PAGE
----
Population Health Outcomes: 3 Keys to Systematic Improvement
Population Health Management (PHM) is one of the more popular buzz phrases in the healthcare industry right now. Media articles, vendor websites, and analyst papers are all talking about the current or future state of healthcare, which involves a lot of PHM.
Yet as straightforward as it might seem, PHM has actually become a catchall phrase that describes many different things.
- The ability to manage the health outcomes of a population of patients with a similar condition.
- Going at-risk with payers for the outcomes of a population of patients (otherwise known as fee-for-value or pay-for-performance).
- Using care management to improve outcomes for high-risk, high-cost patients.
- Engaging patients and communities to achieve better health outcomes.
The common thread between all of these, and PHM’s many other definitions, is the focus on outcomes. These can be quality outcomes (success in treating the patient), experience outcomes (the patient’s perception of the care that was provided), cost outcomes (reduction of factors such as waste or length of stay), or in most cases a combination of all three. The Institute for Healthcare Improvement’s Triple Aim puts is another way: delivering the highest quality care with an optimal care experience for a population of patients at the lowest appropriate cost.
The key question becomes how to systematically improve outcomes for a population of patients, one patient at a time? “Systematically” being the key word. Taking an ad-hoc approach to outcome improvement may result in short-term gains. But real, sustainable change across an entire organization requires a systematic, repeatable approach.
The Three Keys to Population Health
Many people in the healthcare industry equate PHM with technology or analytics. Analytics are important for measuring for measuring organizational performance. This information alone won’t improve outcomes. An evidence-based best practices system is required to determine improvement priorities. An adoption system to enable the implementation of best practices throughout the organization is vital to improving outcomes long-term.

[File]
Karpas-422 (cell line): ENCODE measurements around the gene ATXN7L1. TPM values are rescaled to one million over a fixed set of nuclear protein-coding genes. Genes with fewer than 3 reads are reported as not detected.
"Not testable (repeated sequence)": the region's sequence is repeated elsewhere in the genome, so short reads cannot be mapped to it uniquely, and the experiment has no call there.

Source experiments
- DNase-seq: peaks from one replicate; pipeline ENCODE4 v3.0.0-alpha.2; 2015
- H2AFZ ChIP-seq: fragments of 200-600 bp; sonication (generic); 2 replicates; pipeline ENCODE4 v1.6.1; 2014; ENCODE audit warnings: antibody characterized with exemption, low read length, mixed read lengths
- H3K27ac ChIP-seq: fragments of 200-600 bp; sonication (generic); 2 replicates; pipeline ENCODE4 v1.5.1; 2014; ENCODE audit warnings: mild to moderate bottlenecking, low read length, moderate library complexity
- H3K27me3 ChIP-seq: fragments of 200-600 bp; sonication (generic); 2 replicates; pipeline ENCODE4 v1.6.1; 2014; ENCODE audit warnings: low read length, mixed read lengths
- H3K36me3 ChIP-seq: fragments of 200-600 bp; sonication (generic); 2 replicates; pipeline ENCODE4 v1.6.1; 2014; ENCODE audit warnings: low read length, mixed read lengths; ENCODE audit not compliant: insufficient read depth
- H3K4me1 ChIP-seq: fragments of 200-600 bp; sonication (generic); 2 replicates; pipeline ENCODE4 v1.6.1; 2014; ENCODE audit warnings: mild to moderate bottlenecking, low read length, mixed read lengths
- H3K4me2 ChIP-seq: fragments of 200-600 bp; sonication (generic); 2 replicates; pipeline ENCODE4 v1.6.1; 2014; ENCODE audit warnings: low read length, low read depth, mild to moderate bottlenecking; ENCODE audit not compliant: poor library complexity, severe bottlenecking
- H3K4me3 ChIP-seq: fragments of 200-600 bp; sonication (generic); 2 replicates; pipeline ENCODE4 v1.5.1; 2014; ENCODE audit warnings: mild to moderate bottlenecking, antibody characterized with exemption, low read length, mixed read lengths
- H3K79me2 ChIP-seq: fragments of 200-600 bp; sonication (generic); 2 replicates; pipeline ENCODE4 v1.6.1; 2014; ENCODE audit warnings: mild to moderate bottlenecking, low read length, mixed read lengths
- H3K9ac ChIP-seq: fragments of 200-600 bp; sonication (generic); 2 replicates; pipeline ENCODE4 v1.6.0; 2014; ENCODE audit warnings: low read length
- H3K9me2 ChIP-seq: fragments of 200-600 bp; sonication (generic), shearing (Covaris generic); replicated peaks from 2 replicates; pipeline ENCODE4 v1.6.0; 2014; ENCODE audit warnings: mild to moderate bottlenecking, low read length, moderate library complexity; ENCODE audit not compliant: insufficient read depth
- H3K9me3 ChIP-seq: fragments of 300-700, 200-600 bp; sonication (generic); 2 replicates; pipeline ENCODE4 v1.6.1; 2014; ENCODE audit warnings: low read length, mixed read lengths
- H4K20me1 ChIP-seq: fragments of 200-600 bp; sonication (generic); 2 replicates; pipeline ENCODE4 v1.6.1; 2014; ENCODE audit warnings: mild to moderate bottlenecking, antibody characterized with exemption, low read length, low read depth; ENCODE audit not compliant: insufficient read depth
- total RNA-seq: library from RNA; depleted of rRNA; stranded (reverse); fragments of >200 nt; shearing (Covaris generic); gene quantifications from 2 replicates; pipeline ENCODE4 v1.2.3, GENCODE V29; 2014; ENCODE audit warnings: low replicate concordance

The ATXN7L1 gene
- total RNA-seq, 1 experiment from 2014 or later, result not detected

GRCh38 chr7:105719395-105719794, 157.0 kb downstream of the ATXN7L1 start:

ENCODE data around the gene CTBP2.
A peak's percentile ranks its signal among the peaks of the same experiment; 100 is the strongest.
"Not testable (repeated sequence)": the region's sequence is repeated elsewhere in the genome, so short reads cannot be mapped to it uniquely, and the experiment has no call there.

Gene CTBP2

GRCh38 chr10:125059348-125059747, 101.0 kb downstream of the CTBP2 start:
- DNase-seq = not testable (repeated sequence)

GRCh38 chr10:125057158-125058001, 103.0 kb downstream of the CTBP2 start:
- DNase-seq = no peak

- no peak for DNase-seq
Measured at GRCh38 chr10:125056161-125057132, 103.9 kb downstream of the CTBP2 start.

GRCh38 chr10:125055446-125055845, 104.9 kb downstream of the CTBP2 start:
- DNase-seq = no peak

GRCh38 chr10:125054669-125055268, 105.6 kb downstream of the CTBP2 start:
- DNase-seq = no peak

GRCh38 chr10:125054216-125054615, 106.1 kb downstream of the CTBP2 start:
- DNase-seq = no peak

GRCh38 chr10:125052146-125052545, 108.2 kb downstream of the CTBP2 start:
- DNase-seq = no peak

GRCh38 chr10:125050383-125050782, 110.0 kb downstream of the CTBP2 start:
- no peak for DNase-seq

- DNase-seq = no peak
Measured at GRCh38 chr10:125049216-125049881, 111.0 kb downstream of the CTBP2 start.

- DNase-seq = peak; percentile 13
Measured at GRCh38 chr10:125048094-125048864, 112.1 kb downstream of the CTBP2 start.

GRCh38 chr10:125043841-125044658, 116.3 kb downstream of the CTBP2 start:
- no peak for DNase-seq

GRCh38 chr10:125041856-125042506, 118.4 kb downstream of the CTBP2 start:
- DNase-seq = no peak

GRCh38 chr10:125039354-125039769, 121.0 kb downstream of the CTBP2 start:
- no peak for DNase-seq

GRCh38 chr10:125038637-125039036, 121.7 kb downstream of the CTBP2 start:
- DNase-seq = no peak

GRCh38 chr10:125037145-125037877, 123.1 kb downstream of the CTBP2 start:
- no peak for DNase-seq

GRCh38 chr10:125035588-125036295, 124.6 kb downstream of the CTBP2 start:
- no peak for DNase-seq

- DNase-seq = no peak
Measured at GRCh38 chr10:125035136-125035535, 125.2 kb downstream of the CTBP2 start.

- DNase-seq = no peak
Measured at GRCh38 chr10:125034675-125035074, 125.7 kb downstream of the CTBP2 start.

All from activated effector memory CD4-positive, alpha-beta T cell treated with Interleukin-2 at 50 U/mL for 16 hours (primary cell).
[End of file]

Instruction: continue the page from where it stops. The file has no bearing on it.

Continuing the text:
Best Practices System
A best practices system represents the accumulated knowledge of the healthcare organization, such as evidence-based studies, industry best practices, and the organization’s own best practices for certain populations. These knowledge assets assist the organization in determining a plan of care with the best possibility for success, based on what has proven most successful in a large number of similar situations versus the practices of individual clinicians.
Building a best practices system standardizes the care provided across all providers, in all settings for a particular condition. This process encompasses utilization (who should deliver the care), order sets (what care should be included for this patient), and workflow (how the care can be delivered efficiently). Visualizations that create action, such as scorecards and dashboards, can be very valuable in providing guidance for this process.
For example, there are different antibiotics that can be administered in conjunction with an appendectomy. Some surgeons may order one antibiotic based on their training while others may order another. Without a best practice system it could be assumed that either is fine since they are both widely used.
A healthcare system with a best practices system in place may determine that one antibiotic is clearly more effective in delivering better clinical outcomes and is less expensive. This may lead to standardizing the use of this antibiotic and eliminate the other in all order sets created for appendectomy care.
Analytics allow improvement teams to measure their success. Creating a baseline at the beginning of the process enables teams to determine if improvement initiatives are improving outcomes. Analytics can also be used to identify patterns and determine causation and correlation. This ensures the most effective treatment is prescribed for an individual patient based on the success of using the same care plan with a population of patients.